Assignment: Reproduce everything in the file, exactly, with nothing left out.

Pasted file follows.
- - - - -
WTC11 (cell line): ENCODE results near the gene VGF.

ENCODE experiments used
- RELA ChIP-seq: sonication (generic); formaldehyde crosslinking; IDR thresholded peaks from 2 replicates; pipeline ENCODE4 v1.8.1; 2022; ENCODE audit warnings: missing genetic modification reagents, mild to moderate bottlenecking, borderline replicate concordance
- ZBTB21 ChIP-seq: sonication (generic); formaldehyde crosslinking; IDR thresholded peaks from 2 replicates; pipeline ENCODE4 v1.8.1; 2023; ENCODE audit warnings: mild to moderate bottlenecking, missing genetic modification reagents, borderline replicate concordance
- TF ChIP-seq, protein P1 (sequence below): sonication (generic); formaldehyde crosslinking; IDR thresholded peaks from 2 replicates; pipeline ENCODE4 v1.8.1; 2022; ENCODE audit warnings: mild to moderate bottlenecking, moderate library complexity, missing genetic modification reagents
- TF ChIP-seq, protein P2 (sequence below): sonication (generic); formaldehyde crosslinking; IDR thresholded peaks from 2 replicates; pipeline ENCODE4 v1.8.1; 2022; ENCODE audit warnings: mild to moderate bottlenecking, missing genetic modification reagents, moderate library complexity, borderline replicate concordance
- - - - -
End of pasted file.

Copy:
WTC11 (cell line): ENCODE results near the gene VGF.

ENCODE experiments used
- RELA ChIP-seq: sonication (generic); formaldehyde crosslinking; IDR thresholded peaks from 2 replicates; pipeline ENCODE4 v1.8.1; 2022; ENCODE audit warnings: missing genetic modification reagents, mild to moderate bottlenecking, borderline replicate concordance
- ZBTB21 ChIP-seq: sonication (generic); formaldehyde crosslinking; IDR thresholded peaks from 2 replicates; pipeline ENCODE4 v1.8.1; 2023; ENCODE audit warnings: mild to moderate bottlenecking, missing genetic modification reagents, borderline replicate concordance
- TF ChIP-seq, protein P1 (sequence below): sonication (generic); formaldehyde crosslinking; IDR thresholded peaks from 2 replicates; pipeline ENCODE4 v1.8.1; 2022; ENCODE audit warnings: mild to moderate bottlenecking, moderate library complexity, missing genetic modification reagents
- TF ChIP-seq, protein P2 (sequence below): sonication (generic); formaldehyde crosslinking; IDR thresholded peaks from 2 replicates; pipeline ENCODE4 v1.8.1; 2022; ENCODE audit warnings: mild to moderate bottlenecking, missing genetic modification reagents, moderate library complexity, borderline replicate concordance